Grassroots elements can be vital. In the Gran Chaco area of South America, a local initiative to set up an early warning system has already had a big impact on resilience against river flooding. One benefit is that communities could use a local network they have been building together over decades for other means to now communicate warnings. “The Chaco region is a very vast region with very isolated communities, with pockets of populations,” says Tye. “They're able to reach even very remote people who would otherwise never have any idea that a flood is coming to their town.” The bottom up approach taken has also enabled people from all sorts of backgrounds to have a strong say, adds Tye, including women, young people, and Indigenous populations.

Besides these scientific and communication aspects of early warning systems, though, plans also need to be in place for people to actually act when the warnings come. “It's not enough to communicate the warning. You need to make sure that people have a way to respond to it,” says Tye.

In Bangladesh there has been serious investment in building storm shelters throughout the country, so that “every single community, no matter how small it is, once they get the warning, they have somewhere to go,” says Tye. These buildings often have other uses, in some cases as schools, but are built high enough above ground to ensure people can take shelter when needed.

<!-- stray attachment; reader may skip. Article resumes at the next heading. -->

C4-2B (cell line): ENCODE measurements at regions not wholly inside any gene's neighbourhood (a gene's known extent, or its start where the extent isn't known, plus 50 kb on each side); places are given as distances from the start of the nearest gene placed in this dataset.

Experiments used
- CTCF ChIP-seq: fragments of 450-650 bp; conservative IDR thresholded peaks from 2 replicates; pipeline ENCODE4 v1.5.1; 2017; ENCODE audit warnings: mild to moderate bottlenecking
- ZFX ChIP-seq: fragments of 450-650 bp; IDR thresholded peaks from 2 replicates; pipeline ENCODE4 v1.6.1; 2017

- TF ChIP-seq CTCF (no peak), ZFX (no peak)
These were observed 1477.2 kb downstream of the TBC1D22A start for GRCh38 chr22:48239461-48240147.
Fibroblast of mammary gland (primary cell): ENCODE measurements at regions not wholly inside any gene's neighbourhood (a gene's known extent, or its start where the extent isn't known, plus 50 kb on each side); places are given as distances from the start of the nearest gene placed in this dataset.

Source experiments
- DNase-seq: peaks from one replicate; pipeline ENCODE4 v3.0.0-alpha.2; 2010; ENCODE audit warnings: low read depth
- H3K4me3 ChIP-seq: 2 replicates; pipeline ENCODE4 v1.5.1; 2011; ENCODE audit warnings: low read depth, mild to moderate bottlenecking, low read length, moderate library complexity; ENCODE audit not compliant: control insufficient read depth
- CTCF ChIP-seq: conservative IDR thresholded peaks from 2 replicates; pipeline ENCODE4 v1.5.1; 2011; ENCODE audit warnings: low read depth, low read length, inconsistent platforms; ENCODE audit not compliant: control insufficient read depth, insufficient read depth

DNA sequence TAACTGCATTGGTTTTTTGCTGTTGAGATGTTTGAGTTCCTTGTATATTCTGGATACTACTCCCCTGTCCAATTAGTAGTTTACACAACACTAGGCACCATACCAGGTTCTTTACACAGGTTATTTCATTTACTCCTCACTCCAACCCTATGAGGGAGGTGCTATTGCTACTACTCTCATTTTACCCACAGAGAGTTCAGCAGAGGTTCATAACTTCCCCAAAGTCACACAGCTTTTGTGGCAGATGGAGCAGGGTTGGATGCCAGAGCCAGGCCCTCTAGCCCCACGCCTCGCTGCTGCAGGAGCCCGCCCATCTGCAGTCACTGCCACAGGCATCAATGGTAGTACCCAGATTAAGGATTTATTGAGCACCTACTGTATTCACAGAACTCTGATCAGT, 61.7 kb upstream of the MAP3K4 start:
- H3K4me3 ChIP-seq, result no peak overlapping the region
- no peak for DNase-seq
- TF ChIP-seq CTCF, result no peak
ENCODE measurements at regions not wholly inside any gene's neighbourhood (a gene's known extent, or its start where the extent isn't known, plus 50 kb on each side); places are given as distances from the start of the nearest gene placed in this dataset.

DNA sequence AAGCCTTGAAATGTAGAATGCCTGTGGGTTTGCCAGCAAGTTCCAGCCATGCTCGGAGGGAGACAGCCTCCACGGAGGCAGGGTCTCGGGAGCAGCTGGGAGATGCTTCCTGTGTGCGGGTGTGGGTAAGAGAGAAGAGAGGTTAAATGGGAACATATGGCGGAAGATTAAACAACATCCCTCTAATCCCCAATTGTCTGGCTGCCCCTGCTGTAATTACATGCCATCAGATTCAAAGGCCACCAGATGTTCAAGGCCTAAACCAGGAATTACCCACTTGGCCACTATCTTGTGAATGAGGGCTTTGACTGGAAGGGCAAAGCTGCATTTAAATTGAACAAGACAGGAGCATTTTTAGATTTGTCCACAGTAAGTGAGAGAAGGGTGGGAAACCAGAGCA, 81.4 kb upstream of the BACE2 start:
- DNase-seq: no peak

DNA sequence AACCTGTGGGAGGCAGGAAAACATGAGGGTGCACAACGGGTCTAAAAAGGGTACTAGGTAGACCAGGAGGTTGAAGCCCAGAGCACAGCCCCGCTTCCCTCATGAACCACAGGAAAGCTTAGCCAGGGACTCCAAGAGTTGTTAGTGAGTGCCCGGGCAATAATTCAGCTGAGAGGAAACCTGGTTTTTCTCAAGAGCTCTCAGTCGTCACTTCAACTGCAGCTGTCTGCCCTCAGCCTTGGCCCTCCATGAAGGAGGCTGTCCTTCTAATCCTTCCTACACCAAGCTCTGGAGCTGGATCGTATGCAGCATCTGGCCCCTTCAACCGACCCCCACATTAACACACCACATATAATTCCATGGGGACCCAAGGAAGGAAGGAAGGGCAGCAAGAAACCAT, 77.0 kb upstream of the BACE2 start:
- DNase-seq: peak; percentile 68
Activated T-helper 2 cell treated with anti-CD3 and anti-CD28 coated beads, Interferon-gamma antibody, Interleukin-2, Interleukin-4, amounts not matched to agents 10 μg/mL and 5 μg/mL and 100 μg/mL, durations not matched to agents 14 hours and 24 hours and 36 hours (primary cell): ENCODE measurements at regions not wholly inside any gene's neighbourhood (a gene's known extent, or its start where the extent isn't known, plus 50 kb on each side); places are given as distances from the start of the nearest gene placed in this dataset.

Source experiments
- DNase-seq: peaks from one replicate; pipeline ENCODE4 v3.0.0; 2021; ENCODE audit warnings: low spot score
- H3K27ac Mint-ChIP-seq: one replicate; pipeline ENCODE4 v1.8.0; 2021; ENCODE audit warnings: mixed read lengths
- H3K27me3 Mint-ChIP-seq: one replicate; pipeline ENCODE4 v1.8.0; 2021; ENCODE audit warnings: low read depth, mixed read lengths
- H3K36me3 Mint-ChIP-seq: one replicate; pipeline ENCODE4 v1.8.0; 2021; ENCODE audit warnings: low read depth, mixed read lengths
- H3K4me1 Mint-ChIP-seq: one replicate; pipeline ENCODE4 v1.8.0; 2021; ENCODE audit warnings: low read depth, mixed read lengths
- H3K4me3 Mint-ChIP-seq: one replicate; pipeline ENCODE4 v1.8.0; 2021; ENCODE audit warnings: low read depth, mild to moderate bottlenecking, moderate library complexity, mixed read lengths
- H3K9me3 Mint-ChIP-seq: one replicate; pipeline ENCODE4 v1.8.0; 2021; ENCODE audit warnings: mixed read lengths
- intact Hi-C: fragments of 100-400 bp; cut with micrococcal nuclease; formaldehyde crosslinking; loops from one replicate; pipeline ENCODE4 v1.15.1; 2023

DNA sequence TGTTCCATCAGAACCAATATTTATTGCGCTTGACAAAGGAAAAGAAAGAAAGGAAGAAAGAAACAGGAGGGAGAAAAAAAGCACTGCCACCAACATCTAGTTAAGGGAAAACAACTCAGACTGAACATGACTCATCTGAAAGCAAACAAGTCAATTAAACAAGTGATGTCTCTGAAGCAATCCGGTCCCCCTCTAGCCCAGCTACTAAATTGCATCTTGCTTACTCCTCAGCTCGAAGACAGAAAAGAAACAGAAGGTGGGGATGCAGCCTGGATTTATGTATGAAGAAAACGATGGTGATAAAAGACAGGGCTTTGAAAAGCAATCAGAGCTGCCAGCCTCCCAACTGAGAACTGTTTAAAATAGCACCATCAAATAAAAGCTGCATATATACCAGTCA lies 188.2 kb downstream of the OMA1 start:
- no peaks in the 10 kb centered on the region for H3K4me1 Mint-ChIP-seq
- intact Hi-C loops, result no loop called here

Other measures may include having food supplies ready in the event of a drought or a specific set of actions farmers know they can take to protect their crops, says Zoetelief. In the case of Pacific islands, early warnings can help people understand when they shouldn't go out to sea to fish.

These are not the only adaptation measures that are needed. Simply knowing about an extreme event may help people to better prepare for it, but that doesn’t mean they can mitigate all its impacts. The enhanced climate information supported by early warning systems projects can also inform other types of climate change adaptation, says Hunt. It can help to predict which regions have the highest exposure to flooding so that disaster risk reduction approaches can be targeted there.

Many countries still lack such information. Of 138 countries that provided data on early warning systems to the WMO, just 40 percent of them had multi-hazard early warning systems in place. “There's a huge need for this and there's also a huge gap,” says Tye, noting that this is the case especially in the global south, which is the most vulnerable to climate change but has the least resources for adaptation.

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At COP26, rich countries promised to double their support for adaptation in poorer countries to $40 billion per year, but far more money is needed. Overall adaptation costs in developing countries are thought to be five to 10 times greater than current spending. “We really do need to find the funding for climate adaptation if we don't want the worst case scenarios to play out in every single country,” says Tye.

But others should also not be complacent, says Hunt. The UK, for example, is seeing rising temperatures, more heat waves, and risks of flooding, while California and Australia are seeing a greater risk of wildfires. “There's also a need for developed countries to strengthen their adaptation to climate change through early warning systems,” she says. “It's a global need.”